Understanding expertise and competencies through the lens of threshold concepts

Your Name and Title:

Virginia M. Tucker, Assistant Professor

Library, School, or Organization Name:

School of Information, San José State University

Co-Presenter Name(s): n.a.

Area of the World from Which You Will Present:

Washington State, USA

Language in Which You Will Present:

English

Target Audience(s):

LIS educators, librarians, information professionals, LIS researchers, LIS students

Short Session Description (one line):

Understanding expertise and competencies through the lens of threshold concepts

Full Session Description:

This session presents research and its implications for educators and practitioners for understanding the learning experiences involved in expertise within the library and information science (LIS) professions. Threshold concepts (Meyer & Land, 2003) provide a framework for the characteristics of these learning experiences that are fundamental to how a person moves toward more expert understanding of a given subject or professional domain, although expertise itself is rare. The relatively new theoretical framework of threshold concepts brings a powerful lens to understanding expertise in the context of transformative learning and how learners acquire competencies necessary for a given profession. Threshold concepts have been studied within LIS for search expertise and for information literacy, gaining considerable attention recently when ACRL adopted the new Framework for Information Literacy for Higher Education (ACRL, 2016). Discussion will extend to how we shape expectations of new LIS professionals in the form of statements of frames, standards, and competencies such as these.

Established models for novice-expert research and learning experiences will be described for context and for how they are relevant to the LIS domain, including the early work of Dreyfus and Dreyfus (1980) and Berliner (1984), and, in the recent and less academic literature, Gladwell (2013). The session will then extend to include what competency theory (Kruger & Dunning, 1999) can bring to further our understanding of how learners perceive their own levels of competence in different contexts, and the element of reflection in learning for its influences on these perceptions. The session will conclude with facilitated questions for participants framed around transformative (threshold) learning experiences involved in the acquisition of expertise, to reflect on their experiences, and open discussion on the topics covered.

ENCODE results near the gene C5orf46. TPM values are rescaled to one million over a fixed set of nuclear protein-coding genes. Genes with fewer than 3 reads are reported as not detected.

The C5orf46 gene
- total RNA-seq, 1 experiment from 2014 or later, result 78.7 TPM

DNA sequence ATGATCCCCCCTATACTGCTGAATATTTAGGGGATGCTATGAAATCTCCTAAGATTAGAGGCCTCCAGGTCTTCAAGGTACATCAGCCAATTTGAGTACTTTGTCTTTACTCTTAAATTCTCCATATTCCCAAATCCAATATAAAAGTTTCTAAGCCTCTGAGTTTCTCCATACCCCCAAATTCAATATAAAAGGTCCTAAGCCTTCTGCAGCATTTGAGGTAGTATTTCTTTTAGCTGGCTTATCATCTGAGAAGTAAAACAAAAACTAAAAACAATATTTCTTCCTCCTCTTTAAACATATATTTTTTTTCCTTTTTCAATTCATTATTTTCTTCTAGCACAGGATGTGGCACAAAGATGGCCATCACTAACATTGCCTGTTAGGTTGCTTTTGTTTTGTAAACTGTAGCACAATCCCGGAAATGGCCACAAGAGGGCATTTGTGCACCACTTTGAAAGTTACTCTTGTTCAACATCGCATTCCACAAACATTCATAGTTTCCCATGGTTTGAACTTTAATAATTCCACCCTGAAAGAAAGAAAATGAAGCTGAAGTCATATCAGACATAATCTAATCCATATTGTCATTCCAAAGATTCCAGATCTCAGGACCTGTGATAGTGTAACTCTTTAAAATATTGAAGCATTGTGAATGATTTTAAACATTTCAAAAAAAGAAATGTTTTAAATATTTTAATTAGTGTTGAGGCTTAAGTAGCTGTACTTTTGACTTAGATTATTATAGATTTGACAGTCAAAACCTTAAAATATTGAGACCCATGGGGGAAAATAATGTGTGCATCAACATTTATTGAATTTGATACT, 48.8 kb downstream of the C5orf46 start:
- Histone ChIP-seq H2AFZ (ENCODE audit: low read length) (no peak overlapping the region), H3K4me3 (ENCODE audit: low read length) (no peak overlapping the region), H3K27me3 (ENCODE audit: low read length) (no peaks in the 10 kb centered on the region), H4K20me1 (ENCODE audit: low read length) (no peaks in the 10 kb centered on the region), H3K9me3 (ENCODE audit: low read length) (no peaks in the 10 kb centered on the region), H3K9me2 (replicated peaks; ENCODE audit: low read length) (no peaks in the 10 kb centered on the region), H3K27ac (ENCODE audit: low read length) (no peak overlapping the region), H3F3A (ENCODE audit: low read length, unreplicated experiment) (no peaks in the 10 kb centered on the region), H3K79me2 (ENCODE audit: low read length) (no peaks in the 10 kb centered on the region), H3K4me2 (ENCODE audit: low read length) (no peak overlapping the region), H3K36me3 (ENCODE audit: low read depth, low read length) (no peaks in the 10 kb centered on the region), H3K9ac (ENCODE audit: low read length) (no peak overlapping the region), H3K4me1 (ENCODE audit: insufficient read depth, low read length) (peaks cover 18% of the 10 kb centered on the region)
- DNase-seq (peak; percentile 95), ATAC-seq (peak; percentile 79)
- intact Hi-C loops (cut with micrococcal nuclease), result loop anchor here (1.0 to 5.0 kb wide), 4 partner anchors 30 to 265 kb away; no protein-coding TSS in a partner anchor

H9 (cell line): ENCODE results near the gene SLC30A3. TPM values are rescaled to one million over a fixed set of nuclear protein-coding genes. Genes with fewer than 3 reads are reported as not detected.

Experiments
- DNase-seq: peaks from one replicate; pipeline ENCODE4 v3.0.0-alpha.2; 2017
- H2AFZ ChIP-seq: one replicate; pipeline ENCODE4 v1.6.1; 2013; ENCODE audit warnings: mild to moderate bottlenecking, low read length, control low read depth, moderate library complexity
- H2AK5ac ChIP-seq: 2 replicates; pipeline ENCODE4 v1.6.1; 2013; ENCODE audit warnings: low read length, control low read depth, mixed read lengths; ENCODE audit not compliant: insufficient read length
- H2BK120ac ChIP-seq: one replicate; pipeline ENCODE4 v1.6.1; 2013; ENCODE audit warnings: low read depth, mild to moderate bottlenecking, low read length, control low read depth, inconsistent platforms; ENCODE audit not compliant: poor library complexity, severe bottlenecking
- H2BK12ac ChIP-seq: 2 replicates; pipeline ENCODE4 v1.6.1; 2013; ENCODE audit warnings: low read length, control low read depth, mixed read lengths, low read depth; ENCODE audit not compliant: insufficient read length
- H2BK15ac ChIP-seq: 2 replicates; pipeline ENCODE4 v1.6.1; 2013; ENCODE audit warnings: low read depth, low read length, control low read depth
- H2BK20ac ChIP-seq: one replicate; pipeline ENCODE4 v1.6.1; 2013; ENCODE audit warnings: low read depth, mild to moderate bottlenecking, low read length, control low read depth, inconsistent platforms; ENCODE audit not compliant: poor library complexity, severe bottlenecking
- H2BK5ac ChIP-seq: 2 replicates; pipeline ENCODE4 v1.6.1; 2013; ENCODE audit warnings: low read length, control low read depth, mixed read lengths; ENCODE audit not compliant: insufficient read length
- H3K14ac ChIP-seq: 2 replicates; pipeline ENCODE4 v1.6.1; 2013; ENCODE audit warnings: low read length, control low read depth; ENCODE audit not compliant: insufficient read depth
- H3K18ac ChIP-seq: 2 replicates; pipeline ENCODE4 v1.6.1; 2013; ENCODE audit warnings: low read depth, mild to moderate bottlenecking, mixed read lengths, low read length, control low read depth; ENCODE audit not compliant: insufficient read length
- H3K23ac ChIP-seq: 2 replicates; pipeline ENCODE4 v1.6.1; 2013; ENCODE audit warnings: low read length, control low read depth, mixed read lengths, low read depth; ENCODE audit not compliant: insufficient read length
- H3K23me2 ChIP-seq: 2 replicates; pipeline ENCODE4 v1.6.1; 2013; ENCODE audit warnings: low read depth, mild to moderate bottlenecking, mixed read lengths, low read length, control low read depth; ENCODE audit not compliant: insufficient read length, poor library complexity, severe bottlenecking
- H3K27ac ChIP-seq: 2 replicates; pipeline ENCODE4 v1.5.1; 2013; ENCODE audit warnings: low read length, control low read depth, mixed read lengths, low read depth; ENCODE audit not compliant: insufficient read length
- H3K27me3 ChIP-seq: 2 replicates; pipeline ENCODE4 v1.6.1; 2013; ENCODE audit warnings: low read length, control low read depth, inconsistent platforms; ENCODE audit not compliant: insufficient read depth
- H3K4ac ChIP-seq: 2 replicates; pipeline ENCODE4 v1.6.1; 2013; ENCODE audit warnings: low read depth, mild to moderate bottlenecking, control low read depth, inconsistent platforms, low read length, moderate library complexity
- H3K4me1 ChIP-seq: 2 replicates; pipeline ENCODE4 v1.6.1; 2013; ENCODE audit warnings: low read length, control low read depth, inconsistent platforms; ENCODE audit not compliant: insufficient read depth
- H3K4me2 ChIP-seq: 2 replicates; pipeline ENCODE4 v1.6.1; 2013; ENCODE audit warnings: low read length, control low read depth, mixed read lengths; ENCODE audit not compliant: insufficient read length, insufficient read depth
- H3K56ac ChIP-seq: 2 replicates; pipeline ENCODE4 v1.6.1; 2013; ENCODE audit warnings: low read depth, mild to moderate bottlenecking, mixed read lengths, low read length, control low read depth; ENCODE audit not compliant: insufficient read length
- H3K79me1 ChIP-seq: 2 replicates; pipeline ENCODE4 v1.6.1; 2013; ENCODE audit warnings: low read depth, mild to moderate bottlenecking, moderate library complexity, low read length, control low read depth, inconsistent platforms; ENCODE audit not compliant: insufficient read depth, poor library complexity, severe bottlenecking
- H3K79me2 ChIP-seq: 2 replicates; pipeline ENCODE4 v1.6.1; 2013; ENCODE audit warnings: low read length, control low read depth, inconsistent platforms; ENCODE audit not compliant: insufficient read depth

Association of College and Research Libraries (ACRL). (2016). Framework for Information Literacy for Higher Education. URL: http://www.ala.org/acrl/standards/ilframework

Berliner, D. (1994). Expertise: The wonder of exemplary performances. In J.N. Mangieri & C.C. Block (Eds.), Creating powerful thinking in teachers and students: Diverse perspectives (pp. 141-186). Fort Worth, TX: Harcourt Brace College.

Dreyfus, S.E, & Dreyfus, H. L. (1980). A five-stage model of the mental activities involved in directed skill acquisition. Technical Report ORC-80-2. University of California at Berkeley.

Gladwell, M. (2013, August). Complexity and the ten-thousand-hour rule. The New Yorker, 21 August 2013.

Tucker, V.M., Bruce, C., & Edwards, S.L. (2016). Using grounded theory to discover threshold concepts in transformative learning experiences. In: M. Tight & J. Huisman (Eds.), Theory & Method in Higher Education, Vol. 2, (pp. 23-46). Bingley, UK: Emerald Group Publishing.

Tucker, V.M. (2016). Learning experiences and the liminality of expertise. In: R. Land, H.F. Meyer, & M.T. Flanagan (Eds.), Threshold Concepts in Practice, (pp. 93-106). Rotterdam: Sense Publishers.

Websites / URLs Associated with Your Session:

http://ischoolapps.sjsu.edu/facultypages/view.php?fac=tuckerv

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